"For Us, Every Tree is like a Baby"

"Today (Sunday, December 5), we finally achieved control of the fire fronts in all the active areas," said Dr. Omri Bonneh, director of KKL-JNF's Northern Region, who took time out from overseeing KKL-JNF firefighting activities in the Carmel Forest to update a group of local and foreign journalists on efforts to curb the raging inferno that broke out last Thursday.

December 6, 2010 17:26

KKL061210_D. (photo credit: KKL)

"Today (Sunday, December 5), we finally achieved control of the fire fronts in all the KKLactive areas," said Dr. Omri Bonneh, director of KKL-JNF's Northern Region, who took time out from overseeing KKL-JNF firefighting activities in the Carmel Forest to update a group of local and foreign journalists on efforts to curb the raging inferno that broke out last Thursday. "This was, by far, the worst fire Israel has ever experienced. It was devastating – 42,000 dunams (4,200 hectares) of natural woodlands and planted forest were burned, and 42 people were killed. To put things in perspective, during the Second Lebanese War, which lasted 34 days, when northern Israel was bombarded by Katyusha rockets, 18,000 dunams went up in flames. This fire will be a turning point in terms of the Israeli government's approach to fire fighting. I can honestly say that if not for the fleet of international fire planes that provided aerial assistance to the firefighters on the ground, I don't think we could have brought this fire under control.

KKL"KKL-JNF was solely responsible for fighting the fire on the southern front, from Nir Etzion in the west to Daliat el-Carmel in the east, besides providing assistance and technical guidance to the Israeli Fire Department in all the other areas where the fire was blazing, thanks to our expertise in fighting fires in open areas and forests. The area under my command was very difficult to deal with - the forest is dense, with steep terrains and narrow roads. Working with ground crews in such terrain is very risky, but only the KKL-JNF foresters know every trail and road in the forest, every nook and cranny. 120 KKL-JNF foresters and supervisors came from all over Israel to participate in the firefighting effort, along with 12 large fire engines that were donated by friends of KKL-JNF throughout the world. KKL-JNF has taken a leadership position in forest firefighting in Israel, with an early warning system and observation towers at various strategic positions throughout its forests.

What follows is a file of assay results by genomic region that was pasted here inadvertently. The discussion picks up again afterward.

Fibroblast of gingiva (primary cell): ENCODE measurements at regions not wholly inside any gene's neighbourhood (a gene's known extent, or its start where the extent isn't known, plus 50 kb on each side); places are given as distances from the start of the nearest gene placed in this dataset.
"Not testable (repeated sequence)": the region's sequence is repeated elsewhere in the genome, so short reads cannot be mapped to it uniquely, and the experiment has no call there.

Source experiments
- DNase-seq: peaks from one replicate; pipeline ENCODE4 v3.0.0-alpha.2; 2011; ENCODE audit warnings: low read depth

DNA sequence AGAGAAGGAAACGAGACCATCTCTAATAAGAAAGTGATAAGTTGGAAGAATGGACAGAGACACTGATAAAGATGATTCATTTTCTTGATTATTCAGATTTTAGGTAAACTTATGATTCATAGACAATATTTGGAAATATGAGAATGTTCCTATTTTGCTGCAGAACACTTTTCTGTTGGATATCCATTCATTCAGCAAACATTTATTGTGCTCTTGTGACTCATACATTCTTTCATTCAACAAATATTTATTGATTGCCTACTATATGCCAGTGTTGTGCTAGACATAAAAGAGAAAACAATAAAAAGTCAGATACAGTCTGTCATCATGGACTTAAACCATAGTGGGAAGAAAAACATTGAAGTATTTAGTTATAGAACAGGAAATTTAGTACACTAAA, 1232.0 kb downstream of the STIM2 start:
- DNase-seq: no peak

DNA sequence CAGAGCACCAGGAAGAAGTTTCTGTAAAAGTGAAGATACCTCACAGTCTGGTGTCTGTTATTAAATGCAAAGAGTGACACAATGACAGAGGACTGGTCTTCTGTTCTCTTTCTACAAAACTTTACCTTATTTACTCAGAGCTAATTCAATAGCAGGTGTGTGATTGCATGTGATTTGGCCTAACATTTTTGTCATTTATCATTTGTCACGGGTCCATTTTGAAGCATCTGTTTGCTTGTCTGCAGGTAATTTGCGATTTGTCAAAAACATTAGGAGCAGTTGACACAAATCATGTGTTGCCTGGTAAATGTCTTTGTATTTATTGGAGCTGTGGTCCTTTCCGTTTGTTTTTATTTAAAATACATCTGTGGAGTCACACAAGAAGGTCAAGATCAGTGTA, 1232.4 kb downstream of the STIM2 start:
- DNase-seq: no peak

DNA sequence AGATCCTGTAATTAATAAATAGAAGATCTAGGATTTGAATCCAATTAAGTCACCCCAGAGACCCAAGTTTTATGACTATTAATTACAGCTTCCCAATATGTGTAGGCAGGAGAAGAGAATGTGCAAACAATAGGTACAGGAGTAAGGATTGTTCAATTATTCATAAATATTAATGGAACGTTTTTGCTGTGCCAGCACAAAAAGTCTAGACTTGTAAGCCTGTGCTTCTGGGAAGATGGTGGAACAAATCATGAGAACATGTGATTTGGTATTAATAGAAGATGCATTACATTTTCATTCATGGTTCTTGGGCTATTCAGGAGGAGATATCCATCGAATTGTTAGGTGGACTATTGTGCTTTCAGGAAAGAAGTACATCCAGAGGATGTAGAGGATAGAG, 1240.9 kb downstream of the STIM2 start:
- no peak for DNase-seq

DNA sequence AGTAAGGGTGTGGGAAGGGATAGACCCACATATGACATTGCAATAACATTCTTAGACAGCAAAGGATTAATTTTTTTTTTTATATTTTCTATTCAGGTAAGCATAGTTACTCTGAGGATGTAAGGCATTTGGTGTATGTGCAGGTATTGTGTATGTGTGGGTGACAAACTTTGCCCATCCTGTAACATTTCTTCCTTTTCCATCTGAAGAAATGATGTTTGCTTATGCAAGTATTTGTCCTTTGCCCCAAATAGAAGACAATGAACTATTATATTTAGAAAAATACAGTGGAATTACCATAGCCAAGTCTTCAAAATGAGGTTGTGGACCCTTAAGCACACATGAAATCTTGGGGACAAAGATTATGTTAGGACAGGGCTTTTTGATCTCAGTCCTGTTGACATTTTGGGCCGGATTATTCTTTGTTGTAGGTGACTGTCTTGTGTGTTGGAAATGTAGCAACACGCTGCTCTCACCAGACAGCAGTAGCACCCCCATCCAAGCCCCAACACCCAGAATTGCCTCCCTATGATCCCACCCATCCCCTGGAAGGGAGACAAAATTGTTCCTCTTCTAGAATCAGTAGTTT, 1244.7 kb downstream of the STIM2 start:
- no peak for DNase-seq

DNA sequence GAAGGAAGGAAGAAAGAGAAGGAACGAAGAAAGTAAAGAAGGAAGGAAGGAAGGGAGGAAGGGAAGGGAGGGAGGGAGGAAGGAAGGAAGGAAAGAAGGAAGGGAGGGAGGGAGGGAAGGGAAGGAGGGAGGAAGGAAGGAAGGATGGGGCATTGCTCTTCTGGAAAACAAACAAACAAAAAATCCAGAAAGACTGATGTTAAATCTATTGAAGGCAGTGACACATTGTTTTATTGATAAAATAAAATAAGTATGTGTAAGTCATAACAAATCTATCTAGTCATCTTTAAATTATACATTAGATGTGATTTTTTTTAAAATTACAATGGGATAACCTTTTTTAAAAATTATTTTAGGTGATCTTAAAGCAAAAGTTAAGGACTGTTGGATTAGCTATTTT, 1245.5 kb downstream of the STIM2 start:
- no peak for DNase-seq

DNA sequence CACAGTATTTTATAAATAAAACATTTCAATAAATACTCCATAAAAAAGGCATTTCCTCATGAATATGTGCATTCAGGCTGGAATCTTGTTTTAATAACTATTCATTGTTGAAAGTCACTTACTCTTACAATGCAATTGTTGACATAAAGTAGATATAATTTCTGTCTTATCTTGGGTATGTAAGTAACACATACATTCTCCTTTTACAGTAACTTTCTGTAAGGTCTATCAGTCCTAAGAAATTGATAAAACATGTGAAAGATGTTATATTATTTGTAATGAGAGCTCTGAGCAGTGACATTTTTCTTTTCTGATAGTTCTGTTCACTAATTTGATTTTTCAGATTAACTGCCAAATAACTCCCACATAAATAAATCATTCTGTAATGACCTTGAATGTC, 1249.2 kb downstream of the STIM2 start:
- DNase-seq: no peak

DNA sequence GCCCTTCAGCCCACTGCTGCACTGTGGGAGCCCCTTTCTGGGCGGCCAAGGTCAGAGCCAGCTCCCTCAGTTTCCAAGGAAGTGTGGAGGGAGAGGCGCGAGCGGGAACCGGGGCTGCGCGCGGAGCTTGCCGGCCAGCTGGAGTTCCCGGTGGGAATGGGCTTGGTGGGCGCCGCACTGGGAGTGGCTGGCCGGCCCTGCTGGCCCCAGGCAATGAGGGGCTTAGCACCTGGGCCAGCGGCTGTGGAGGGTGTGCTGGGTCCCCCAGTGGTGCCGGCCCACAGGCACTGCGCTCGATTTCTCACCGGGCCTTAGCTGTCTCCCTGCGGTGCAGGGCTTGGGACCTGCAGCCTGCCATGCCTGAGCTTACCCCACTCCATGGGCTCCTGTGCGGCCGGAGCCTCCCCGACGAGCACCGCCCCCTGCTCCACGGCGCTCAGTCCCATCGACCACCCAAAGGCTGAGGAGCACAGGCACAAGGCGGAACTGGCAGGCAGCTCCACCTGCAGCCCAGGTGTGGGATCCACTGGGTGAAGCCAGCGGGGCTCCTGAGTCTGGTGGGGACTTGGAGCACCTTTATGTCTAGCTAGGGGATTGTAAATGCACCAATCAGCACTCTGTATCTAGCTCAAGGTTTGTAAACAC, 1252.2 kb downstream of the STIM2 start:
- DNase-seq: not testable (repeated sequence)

"The fire spread very rapidly, due to dry weather, brush and extended summer. We should have had 200-300 mms. of rain by now, but, probably due to climate change caused by global warming, the winter hasn't even begun yet. I cannot describe the intensity of the flames, which reached heights of 30-40 meters. You can't stop such a fire directly, only from the sides or from behind it.

"On a personal note, I started my career as a KKL-JNF forester 28 years ago, here in the Carmel Mountains, near Haifa, my hometown. This area is significant to Jews and Christians, and the Druze settled the area about 300 years ago. I was involved with the forest fires that broke out in the 1980s and 1990s, but they were nothing compared to this one in terms of size and intensity."

Eren Etner, a KKL-JNF forester from the Negev, described his feelings: "For us, every tree is like a baby. All the KKL-JNF field workers have experience putting fires out. It's not enough to plant a forest, you have to know how to take care of it. We're on a break now, it seems quiet, but that's only on the surface. At any given moment, the fire could break out again, so we're on the watch for smoke.

"The KKL-JNF fire trucks are the only land vehicles Israel has for fighting forest KKLfires. They can traverse terrain that regular fire trucks can't, and are equipped with hoses that are 25 meters long. Just a couple hours ago, the fire reignited at a spot we could never have reached with regular fire trucks. The KKL-JNF fire trucks are definitely one of the many heroes of this saga."

Yossi Hamias, also a KKL-JNF forester: "We've been on duty all night long, we replaced a previous KKL-JNF crew who are resting now, and will eventually relieve us. We need to rest, but none of us want to sleep, the forest is too precious for us."

At Nahal Bustan, One of Israel's Greenest Ravines until Last Thursday